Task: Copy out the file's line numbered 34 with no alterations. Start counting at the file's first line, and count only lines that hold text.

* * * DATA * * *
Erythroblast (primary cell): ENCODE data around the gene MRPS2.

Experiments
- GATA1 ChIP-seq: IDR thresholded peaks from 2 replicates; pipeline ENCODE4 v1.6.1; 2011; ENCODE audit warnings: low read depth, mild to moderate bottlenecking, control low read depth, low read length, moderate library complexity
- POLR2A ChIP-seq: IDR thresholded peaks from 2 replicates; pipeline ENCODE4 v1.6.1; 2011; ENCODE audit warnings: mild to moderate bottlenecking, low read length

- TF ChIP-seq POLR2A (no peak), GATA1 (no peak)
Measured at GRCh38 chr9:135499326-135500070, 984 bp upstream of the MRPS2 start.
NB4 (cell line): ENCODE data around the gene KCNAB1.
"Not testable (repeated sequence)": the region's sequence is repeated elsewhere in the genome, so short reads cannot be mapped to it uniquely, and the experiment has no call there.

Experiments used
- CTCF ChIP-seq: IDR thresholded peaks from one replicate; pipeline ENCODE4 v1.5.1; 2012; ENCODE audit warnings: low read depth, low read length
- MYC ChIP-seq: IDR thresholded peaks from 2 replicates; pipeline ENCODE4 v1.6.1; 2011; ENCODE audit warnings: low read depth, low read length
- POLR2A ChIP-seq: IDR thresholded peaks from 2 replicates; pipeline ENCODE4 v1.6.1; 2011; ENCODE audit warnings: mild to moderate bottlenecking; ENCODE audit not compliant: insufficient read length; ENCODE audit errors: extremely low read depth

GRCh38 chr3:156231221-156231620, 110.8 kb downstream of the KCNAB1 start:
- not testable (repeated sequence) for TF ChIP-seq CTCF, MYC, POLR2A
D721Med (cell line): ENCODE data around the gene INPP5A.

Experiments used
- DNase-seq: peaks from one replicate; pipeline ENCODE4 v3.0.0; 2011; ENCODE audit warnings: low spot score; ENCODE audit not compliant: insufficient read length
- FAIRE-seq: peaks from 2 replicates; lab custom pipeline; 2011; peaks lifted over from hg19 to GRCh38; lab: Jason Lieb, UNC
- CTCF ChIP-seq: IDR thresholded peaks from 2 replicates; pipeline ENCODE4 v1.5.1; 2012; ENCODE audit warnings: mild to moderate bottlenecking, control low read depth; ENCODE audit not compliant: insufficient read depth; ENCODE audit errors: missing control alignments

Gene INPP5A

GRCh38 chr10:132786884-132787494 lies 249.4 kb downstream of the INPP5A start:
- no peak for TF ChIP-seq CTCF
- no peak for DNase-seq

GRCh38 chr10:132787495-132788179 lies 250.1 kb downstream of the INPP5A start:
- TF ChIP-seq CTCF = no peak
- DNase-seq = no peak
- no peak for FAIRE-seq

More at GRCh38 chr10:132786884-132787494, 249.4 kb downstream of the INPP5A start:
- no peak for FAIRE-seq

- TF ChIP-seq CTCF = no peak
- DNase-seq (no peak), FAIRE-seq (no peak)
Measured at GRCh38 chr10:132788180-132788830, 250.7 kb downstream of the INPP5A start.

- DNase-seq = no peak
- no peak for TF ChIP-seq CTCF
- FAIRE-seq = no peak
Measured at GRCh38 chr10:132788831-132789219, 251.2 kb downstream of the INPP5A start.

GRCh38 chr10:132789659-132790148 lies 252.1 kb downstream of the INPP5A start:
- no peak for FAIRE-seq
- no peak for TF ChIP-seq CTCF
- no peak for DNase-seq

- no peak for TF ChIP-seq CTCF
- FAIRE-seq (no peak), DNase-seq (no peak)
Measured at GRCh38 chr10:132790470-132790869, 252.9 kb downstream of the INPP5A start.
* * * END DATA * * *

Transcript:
- no peak for TF ChIP-seq CTCF